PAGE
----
Admittedly, if Vegas 2 is still singing from the Vegas 1 hymn book, veterans may detect a slight change of emphasis. Ironically, the first Rainbow Six to feature a run control – more Battlefield-style sprint than Quake-style speed dash – is a less run-and-gun friendly game than its predecessor. Play it on anything above the easiest casual mode (and I really would recommend that you do) and Vegas 2 demands a more careful and considered style of play. Fail to make use of cover or employ your team effectively and you’ll be toast for the surprisingly cunning terrorist forces. This lot don’t go in for the predictable pop-in, pop-out routines of their more cretinous terrorist brethren, preferring to sneak towards you or vary their attacks so that, at times, it can be hard to bring them down. For much of the game, your own team deserve similar praise. They can clear a room of hostiles and seem more capable of covering each other than last time around. If you want to soften up the scum before picking off the hard-nuts yourself, these are the men for the job. It has to be said, however, that brain-power isn’t always in evidence. Why they’re incapable of healing each other without a direct order from you is a mystery. Why two highly trained operatives are incapable of walking past a barrel or broom without knocking it over is a matter for a development post-mortem.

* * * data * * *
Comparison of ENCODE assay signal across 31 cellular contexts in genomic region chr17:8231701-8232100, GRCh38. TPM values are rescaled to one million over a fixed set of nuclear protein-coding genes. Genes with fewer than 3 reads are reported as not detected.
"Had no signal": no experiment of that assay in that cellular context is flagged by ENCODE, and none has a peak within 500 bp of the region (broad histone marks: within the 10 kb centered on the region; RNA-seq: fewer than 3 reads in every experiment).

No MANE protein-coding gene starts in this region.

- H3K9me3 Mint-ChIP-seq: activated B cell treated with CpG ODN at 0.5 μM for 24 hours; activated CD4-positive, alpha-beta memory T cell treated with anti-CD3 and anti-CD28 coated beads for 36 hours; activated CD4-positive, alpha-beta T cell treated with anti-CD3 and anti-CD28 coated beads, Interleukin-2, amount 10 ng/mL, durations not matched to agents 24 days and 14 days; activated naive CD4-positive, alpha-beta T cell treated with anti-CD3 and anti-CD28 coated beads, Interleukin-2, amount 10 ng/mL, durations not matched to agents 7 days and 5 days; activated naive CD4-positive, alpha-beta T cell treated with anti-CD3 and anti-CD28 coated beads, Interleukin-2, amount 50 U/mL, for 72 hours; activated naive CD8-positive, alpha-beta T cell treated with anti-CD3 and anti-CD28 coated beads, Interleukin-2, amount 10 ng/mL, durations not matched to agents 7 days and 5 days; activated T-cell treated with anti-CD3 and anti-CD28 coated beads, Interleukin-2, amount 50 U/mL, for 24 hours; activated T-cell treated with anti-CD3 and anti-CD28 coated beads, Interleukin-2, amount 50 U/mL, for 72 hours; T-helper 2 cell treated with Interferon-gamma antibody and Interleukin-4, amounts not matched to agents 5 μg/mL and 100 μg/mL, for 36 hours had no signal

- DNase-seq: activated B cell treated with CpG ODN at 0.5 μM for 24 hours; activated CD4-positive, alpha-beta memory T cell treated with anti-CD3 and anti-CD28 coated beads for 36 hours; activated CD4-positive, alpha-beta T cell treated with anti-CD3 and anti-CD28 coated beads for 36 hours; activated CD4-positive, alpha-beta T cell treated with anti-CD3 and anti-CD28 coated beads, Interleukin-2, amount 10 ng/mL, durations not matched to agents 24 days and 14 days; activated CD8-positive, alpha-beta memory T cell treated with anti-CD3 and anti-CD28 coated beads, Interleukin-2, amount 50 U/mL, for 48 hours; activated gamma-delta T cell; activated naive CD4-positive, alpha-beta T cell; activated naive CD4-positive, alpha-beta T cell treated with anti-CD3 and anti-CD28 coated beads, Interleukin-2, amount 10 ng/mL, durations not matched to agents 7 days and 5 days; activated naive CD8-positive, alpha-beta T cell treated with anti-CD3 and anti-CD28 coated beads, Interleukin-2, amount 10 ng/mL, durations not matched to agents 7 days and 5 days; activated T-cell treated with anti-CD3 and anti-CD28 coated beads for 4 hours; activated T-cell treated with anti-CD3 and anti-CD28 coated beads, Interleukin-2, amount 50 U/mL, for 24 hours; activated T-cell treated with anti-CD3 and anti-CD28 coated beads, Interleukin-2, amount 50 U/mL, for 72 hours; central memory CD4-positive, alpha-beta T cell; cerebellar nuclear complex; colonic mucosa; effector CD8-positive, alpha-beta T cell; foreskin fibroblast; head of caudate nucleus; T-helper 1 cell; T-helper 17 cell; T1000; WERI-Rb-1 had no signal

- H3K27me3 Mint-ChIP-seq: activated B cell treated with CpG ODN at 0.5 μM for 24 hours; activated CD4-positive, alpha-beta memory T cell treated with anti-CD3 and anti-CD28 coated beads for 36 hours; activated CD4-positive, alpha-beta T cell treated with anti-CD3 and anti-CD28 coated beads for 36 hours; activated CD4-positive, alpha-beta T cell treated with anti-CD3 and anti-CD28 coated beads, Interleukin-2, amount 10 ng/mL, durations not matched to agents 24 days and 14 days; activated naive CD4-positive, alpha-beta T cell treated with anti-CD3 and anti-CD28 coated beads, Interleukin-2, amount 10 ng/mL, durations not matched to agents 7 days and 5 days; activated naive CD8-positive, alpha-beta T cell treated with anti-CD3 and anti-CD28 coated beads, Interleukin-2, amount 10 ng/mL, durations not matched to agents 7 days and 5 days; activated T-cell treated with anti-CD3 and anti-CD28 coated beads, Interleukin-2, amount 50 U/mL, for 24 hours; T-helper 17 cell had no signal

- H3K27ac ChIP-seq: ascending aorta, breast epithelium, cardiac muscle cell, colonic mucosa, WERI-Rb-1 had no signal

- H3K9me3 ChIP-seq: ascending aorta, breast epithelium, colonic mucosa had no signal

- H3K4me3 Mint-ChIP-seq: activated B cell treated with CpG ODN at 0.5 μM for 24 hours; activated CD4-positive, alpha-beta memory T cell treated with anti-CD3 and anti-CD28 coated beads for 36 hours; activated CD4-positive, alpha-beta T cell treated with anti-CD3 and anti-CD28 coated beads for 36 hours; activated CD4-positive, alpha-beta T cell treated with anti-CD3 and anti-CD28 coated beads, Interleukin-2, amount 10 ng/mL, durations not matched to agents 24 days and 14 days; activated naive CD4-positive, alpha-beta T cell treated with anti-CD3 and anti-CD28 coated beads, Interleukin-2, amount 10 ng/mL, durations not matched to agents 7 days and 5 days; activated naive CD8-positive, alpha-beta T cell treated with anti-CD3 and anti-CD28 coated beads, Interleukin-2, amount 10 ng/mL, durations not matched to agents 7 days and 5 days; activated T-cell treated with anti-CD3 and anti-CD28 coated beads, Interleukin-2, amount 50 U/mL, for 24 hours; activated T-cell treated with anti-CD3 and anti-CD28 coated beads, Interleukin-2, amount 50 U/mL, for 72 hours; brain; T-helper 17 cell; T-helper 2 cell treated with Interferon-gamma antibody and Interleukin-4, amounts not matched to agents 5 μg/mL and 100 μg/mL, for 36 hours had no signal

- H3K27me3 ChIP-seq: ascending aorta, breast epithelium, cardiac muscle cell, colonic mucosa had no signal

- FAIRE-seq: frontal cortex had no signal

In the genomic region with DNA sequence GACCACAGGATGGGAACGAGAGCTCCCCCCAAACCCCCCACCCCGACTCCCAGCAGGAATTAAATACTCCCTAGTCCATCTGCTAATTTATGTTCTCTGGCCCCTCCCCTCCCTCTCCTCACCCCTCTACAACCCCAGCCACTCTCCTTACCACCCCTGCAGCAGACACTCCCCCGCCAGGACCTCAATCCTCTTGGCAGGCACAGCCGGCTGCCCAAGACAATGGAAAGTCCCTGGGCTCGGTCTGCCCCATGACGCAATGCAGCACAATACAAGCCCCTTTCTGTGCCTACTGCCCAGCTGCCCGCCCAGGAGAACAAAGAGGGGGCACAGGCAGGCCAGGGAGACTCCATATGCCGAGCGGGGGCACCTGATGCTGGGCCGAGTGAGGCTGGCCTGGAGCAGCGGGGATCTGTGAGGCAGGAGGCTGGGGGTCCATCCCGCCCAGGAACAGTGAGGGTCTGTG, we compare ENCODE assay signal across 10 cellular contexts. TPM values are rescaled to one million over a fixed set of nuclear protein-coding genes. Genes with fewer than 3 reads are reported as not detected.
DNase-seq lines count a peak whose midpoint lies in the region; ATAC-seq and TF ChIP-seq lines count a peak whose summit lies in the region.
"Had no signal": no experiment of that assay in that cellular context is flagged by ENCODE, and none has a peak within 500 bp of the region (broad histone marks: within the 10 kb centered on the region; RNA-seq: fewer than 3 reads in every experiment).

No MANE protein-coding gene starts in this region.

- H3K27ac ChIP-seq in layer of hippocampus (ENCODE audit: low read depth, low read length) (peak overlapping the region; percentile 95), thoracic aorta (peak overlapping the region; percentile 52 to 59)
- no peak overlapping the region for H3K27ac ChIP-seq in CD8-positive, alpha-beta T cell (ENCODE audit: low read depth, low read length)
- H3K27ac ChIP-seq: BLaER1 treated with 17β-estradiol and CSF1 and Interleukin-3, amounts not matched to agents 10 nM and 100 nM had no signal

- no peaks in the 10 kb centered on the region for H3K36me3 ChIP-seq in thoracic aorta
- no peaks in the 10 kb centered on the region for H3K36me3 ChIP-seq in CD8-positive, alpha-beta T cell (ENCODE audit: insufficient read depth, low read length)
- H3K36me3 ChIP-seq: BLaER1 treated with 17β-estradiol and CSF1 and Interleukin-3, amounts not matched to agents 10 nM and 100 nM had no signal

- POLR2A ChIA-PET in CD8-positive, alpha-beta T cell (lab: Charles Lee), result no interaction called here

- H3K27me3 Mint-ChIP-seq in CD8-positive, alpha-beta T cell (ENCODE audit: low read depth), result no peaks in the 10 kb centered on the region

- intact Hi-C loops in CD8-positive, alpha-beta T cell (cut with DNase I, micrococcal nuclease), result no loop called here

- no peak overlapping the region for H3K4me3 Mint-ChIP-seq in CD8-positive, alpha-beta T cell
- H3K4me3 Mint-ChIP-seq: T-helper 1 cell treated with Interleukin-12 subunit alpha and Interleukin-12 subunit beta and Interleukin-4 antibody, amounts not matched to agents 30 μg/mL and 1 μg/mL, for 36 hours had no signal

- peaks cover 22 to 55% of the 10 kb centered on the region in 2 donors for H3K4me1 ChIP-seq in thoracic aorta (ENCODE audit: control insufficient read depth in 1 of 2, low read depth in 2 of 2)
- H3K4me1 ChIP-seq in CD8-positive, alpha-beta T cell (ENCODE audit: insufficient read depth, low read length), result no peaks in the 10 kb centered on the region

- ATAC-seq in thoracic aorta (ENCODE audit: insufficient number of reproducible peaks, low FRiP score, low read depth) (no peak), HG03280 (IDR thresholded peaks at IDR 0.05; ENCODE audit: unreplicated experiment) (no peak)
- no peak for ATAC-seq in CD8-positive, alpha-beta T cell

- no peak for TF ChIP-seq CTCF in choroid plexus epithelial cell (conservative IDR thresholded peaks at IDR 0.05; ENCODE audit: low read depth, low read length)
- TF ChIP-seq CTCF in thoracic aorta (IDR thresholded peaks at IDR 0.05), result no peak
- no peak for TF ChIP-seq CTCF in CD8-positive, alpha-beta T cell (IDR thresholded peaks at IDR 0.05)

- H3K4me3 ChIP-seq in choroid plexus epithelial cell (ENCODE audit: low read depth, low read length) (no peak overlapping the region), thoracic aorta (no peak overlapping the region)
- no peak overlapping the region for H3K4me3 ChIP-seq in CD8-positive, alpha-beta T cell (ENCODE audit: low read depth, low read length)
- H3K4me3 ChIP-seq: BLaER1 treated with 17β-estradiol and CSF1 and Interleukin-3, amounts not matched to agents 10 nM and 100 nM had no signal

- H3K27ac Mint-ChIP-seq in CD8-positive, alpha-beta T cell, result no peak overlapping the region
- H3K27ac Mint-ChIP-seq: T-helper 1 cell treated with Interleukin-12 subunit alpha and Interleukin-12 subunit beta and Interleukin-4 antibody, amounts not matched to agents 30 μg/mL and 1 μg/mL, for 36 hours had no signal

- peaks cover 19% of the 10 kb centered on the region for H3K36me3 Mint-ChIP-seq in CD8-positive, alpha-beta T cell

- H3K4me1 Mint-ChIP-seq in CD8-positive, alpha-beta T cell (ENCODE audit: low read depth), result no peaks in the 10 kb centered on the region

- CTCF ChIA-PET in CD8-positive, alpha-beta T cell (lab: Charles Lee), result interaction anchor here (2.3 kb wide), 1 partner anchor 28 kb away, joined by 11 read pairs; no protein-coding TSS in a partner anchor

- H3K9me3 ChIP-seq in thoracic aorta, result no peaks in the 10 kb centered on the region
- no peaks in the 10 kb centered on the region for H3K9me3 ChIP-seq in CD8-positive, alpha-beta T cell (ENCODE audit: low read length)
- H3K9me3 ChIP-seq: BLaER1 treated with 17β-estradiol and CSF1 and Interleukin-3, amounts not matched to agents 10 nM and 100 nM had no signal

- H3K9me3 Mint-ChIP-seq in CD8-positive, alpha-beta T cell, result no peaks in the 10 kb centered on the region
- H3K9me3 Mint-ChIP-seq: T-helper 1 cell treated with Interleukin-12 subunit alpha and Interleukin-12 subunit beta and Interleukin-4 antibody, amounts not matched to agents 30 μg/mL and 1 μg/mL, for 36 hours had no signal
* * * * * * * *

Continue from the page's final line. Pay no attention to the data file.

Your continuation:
On the whole, though, Vegas 2 is a solid and consistent game. The problem is that it isn’t a great one. Vegas 2 has all the mechanics in place that Vegas 1 did – and enhanced them in a few cases – but the single player campaign isn’t actually quite as much fun. I’d start by blaming the setting. I guess Ubisoft felt that some change of milieu was a necessity for Vegas 2, but this has resulted in the perverse decision to leave casinos and night-clubs alone and focus on the industrial facilities, big civic buildings and convention centres off the main strip. It’s an interesting choice, and I’d have to admit there’s something satisfying about shoot outs in the very building where some of us at TrustedReviews have endured the CES or Comdex trade shows. Sadly, it’s one that’s resulted in a lot of fairly bland locations of the sort that we’re used to from other modern action games. Vegas 1 was special partly because it was in Vegas, so why remove the glitz and glamour. It’s telling that when the game returns to tacky night-clubs or showbiz theatres, the atmosphere picks up for a while.
Next, let’s talk about the pacing. Vegas 2 delivers engaging tactical shoot-out scenario after engaging tactical shoot-out scenario, but after a while they blend into one another. The game grows more interesting as it throws in wider spaces or areas with several levels from which terrorists might attack, but for long stretches it feels monotonous. In effect, a game that seems desperate to create drama through its narrative, with buildings shattered and civilians killed off by the busload, seems incapable of creating it through its gameplay. While the ‘bang and clear’ gunplay still has its own weird tension, Vegas 2 rarely inspires any other response.
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